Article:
Tuesday, December 27, 2005

Feedback from the Researchers

Right before the holiday break I collected research papers from my 11th and 12th grade students.  I’ve blogged about the process we used in earlier posts here, here, and here.  As our students munched on doughnuts on the last day of class, I asked them to respond to the research process.  Here are some of their comments:

On Using RSS Feeds and Furl to keep up with News Articles:
“I felt like the furl was a critical tool for my research paper.  Normally, if I were to try to save a link from one of the electronic resources provided by the school, it would not work when I would try to visit it at a later date.  When that happens I have to start all over again, which is very frustrating.  Furl not only saved my link and kept it working; it also gave the option for me to rate my source and leave a mental note about it.”
If I was taking notes on books then it would be hard for me to go back to the book and find more information.  With the links I could go right back to the article and get all the information I could out of my sources.”
“Let it be known that I despise research papers in every way, shape, and form, so my opinion is fairly slanted.  However, compared to other research papers, this one wasn't so bad.  I liked using Furl and Bloglines to collect and catalogue the information; it was much better than reading through tons of really boring books.”
“I thought that researching through bloglines and furl was a new but better and easier way to research. I especially liked using furl because it was better to save the information and have access to it later without having to look for it again. I thought that the whole process of learning how to do this was kind of fun in its own way. This method was very easy to learn and use you should definitely continue to use this.”
“I think Furl and Bloglines were both very useful to me. It was easy to find new information with Bloglines then save it to the list with Furl.”
“Finding information on bloglines and furl was amazing.  It made it so much easier to do it that way.  With bloglines you could just type something in and it would find articles for you.  Furl was great too, all you did was "furl it" by clicking the furl button, and it saved the web address, and let you label it, it was so much more organized and easier to do than any another method.”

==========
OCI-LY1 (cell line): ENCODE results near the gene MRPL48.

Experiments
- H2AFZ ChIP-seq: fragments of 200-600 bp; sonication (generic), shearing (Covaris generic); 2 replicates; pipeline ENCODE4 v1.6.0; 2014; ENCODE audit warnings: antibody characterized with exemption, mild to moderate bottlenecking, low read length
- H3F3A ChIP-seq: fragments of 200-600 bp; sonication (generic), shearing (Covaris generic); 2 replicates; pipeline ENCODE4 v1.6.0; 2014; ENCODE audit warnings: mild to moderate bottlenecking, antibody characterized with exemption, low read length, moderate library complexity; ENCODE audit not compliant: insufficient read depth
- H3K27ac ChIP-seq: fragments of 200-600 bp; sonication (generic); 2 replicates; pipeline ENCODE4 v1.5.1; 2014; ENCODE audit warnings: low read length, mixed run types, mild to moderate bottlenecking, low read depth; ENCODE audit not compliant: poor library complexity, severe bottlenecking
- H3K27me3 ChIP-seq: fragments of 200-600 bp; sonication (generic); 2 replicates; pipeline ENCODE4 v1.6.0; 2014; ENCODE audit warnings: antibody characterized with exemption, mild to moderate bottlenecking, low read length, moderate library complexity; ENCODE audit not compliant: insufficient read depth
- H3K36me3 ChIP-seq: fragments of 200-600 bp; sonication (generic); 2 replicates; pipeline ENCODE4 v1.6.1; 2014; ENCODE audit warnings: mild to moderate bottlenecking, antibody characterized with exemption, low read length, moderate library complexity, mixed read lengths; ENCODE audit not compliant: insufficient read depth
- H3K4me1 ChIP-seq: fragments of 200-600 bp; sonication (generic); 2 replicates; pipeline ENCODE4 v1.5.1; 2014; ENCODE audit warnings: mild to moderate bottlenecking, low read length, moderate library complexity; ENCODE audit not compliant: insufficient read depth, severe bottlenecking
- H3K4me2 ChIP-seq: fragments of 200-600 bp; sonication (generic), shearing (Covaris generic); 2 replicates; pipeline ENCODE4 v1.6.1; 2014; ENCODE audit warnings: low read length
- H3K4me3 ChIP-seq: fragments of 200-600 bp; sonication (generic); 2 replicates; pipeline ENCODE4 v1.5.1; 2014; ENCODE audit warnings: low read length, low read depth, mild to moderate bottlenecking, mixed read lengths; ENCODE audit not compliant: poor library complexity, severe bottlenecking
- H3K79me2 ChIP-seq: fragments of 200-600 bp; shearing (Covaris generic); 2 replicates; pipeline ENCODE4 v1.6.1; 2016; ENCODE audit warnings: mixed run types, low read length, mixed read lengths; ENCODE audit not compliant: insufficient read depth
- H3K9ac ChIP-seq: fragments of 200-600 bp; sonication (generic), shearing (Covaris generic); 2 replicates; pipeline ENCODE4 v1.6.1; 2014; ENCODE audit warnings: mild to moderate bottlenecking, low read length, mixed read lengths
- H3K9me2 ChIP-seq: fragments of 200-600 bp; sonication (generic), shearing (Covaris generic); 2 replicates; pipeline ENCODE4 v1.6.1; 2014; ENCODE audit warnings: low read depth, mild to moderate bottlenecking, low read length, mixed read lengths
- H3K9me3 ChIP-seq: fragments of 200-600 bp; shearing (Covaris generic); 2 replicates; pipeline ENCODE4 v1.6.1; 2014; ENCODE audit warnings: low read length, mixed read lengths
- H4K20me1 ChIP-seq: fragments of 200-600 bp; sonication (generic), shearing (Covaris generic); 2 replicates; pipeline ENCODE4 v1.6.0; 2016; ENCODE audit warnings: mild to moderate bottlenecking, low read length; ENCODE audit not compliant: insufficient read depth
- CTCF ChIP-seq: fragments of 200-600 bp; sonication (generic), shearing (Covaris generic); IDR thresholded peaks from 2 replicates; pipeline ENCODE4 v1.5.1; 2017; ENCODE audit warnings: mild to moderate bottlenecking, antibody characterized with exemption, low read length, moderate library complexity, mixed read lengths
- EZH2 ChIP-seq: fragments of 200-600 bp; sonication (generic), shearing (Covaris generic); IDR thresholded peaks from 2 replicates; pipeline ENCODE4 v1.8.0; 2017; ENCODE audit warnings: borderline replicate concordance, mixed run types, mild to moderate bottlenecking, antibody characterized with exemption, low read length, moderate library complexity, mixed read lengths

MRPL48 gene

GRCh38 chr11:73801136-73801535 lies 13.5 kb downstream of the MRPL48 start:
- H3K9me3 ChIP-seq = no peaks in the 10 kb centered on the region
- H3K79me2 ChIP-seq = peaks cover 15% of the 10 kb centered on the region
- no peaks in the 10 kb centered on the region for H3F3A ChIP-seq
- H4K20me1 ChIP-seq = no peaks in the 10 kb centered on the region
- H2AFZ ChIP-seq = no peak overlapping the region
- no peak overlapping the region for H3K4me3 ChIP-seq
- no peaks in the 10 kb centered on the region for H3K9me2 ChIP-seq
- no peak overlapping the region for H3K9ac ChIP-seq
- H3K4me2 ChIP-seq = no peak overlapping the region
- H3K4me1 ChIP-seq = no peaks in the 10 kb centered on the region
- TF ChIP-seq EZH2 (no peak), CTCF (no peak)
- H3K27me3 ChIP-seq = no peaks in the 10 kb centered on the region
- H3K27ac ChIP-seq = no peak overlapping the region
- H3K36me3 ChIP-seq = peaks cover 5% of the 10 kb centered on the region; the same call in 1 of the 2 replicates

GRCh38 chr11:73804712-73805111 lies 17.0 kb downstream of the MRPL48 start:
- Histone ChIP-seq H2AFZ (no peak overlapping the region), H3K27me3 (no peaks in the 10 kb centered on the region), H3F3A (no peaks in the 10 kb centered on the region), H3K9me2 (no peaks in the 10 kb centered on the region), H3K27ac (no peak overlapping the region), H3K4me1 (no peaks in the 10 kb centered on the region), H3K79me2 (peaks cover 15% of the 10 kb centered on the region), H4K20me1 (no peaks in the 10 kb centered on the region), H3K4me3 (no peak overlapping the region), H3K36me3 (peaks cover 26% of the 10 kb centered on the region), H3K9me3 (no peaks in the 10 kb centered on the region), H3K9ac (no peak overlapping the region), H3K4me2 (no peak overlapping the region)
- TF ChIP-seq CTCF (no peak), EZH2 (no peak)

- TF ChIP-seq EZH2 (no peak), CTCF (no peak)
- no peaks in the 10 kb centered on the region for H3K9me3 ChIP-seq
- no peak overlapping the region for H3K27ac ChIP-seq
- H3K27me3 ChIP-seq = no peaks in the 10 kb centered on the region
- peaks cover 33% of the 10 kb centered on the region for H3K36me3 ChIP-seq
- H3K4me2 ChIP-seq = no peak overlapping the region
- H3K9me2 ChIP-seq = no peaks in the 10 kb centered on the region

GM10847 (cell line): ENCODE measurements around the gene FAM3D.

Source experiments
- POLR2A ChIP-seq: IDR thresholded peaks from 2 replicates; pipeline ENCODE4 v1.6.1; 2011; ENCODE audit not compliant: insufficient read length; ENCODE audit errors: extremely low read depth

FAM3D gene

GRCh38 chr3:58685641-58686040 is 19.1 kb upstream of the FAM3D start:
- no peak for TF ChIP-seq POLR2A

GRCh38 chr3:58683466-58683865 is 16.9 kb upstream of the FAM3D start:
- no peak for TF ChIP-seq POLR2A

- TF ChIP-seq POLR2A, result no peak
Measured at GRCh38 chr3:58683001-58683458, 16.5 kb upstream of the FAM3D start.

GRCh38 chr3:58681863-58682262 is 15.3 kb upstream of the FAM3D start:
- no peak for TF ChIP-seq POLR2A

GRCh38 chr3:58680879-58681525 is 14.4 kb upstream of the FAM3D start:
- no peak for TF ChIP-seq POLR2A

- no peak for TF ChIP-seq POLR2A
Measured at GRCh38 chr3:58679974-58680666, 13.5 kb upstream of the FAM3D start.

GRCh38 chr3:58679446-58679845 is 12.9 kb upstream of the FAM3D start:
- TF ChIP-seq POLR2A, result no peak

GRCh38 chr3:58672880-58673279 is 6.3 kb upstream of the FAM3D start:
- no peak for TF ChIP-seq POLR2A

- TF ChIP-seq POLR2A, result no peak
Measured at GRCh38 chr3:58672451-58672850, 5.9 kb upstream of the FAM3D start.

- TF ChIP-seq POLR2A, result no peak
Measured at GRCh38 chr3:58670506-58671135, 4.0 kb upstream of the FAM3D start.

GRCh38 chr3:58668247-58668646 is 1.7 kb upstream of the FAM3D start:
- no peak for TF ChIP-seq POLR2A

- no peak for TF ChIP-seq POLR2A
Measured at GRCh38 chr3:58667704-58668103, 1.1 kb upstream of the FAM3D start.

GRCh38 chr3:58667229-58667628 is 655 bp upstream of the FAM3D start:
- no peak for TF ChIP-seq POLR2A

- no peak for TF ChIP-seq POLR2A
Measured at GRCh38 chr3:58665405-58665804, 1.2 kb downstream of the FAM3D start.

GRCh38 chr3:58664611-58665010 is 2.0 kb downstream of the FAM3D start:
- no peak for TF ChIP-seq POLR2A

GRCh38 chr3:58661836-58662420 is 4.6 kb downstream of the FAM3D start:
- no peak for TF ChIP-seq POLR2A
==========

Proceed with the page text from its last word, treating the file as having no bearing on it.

On Using Blog Posts Rather Than Note Cards:
I used blog posts instead of note cards, as much as I didn't like doing this in the end it was worth it because it helped me organize my outline which helped me organize my paper.”
I really liked the blog posts.  It was a good way to get your ideas together and it forced you to write instead of just putting down quotes.  For my final draft I pretty much used all my blog posts and revised my paper and wrote an intro and conclusion.  It took me no more than an hour.  It made writing the paper really easy because all the work was broken up in the course of a week.”
At first, I really wasn't sure how we were supposed to write the blogs, so that was a bit frustrating, but other than that, it wasn't too bad.  It also helped later on because I was able to just copy and paste a few sections from the blogs directly into the paper.”
“The blog posts were very easy to use once you were ready to actually write the paper. Since they were categorized into five categories that covered what the paper should contain all you really had to do was transfer the information from the blog posts and put it in the paper.”
“Blog posting was excellent. I practically had my whole paper written by the 5th post. It was a lot more effective for me to do this kind of note taking rather than write on notecards, which I have always hated to do. Plus, blogging made it easier to express my opinion and write out exactly what I wanted to say than write a summary of the article I was reading.”
“I had never done something like a blog post before as a form of research. I thought it worked well. It was better than taking notes on note cards that seemed kind of pointless and boring to me.”
“I found the blog post to be easier and more convenient, with blog post you don’t have to worry about losing it because its posted and its always there if you need to reference to it or change it.  You can access it form home and you don’t have to wait for a teacher to give it back to you.”